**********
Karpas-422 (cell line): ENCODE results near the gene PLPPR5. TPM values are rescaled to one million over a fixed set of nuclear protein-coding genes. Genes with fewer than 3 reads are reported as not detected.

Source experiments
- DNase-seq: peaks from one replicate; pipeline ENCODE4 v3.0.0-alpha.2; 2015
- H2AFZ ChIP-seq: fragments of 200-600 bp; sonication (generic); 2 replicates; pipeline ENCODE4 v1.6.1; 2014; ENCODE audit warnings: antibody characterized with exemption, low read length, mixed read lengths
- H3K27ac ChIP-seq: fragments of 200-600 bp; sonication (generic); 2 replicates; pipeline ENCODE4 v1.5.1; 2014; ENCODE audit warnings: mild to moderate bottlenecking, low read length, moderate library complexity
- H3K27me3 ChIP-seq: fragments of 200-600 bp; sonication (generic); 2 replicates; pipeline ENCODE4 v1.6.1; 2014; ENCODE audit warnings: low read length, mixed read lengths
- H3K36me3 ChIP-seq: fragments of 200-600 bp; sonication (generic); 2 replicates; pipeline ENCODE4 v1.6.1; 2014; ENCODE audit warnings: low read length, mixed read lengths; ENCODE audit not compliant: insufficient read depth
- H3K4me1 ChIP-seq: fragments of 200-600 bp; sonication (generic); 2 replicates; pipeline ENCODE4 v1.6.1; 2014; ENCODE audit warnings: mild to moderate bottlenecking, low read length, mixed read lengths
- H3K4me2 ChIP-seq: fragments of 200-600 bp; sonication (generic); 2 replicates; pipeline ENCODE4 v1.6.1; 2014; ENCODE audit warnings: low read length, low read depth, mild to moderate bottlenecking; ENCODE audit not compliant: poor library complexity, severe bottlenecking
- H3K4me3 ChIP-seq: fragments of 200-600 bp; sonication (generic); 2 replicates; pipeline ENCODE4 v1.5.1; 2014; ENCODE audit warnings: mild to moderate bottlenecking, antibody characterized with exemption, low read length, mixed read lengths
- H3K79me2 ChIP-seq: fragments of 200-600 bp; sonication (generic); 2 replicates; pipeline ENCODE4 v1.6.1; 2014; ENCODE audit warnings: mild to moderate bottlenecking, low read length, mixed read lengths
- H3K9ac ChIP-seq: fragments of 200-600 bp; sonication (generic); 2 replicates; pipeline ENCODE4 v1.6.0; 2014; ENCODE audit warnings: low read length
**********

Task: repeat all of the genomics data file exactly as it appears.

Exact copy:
Karpas-422 (cell line): ENCODE results near the gene PLPPR5. TPM values are rescaled to one million over a fixed set of nuclear protein-coding genes. Genes with fewer than 3 reads are reported as not detected.

Source experiments
- DNase-seq: peaks from one replicate; pipeline ENCODE4 v3.0.0-alpha.2; 2015
- H2AFZ ChIP-seq: fragments of 200-600 bp; sonication (generic); 2 replicates; pipeline ENCODE4 v1.6.1; 2014; ENCODE audit warnings: antibody characterized with exemption, low read length, mixed read lengths
- H3K27ac ChIP-seq: fragments of 200-600 bp; sonication (generic); 2 replicates; pipeline ENCODE4 v1.5.1; 2014; ENCODE audit warnings: mild to moderate bottlenecking, low read length, moderate library complexity
- H3K27me3 ChIP-seq: fragments of 200-600 bp; sonication (generic); 2 replicates; pipeline ENCODE4 v1.6.1; 2014; ENCODE audit warnings: low read length, mixed read lengths
- H3K36me3 ChIP-seq: fragments of 200-600 bp; sonication (generic); 2 replicates; pipeline ENCODE4 v1.6.1; 2014; ENCODE audit warnings: low read length, mixed read lengths; ENCODE audit not compliant: insufficient read depth
- H3K4me1 ChIP-seq: fragments of 200-600 bp; sonication (generic); 2 replicates; pipeline ENCODE4 v1.6.1; 2014; ENCODE audit warnings: mild to moderate bottlenecking, low read length, mixed read lengths
- H3K4me2 ChIP-seq: fragments of 200-600 bp; sonication (generic); 2 replicates; pipeline ENCODE4 v1.6.1; 2014; ENCODE audit warnings: low read length, low read depth, mild to moderate bottlenecking; ENCODE audit not compliant: poor library complexity, severe bottlenecking
- H3K4me3 ChIP-seq: fragments of 200-600 bp; sonication (generic); 2 replicates; pipeline ENCODE4 v1.5.1; 2014; ENCODE audit warnings: mild to moderate bottlenecking, antibody characterized with exemption, low read length, mixed read lengths
- H3K79me2 ChIP-seq: fragments of 200-600 bp; sonication (generic); 2 replicates; pipeline ENCODE4 v1.6.1; 2014; ENCODE audit warnings: mild to moderate bottlenecking, low read length, mixed read lengths
- H3K9ac ChIP-seq: fragments of 200-600 bp; sonication (generic); 2 replicates; pipeline ENCODE4 v1.6.0; 2014; ENCODE audit warnings: low read length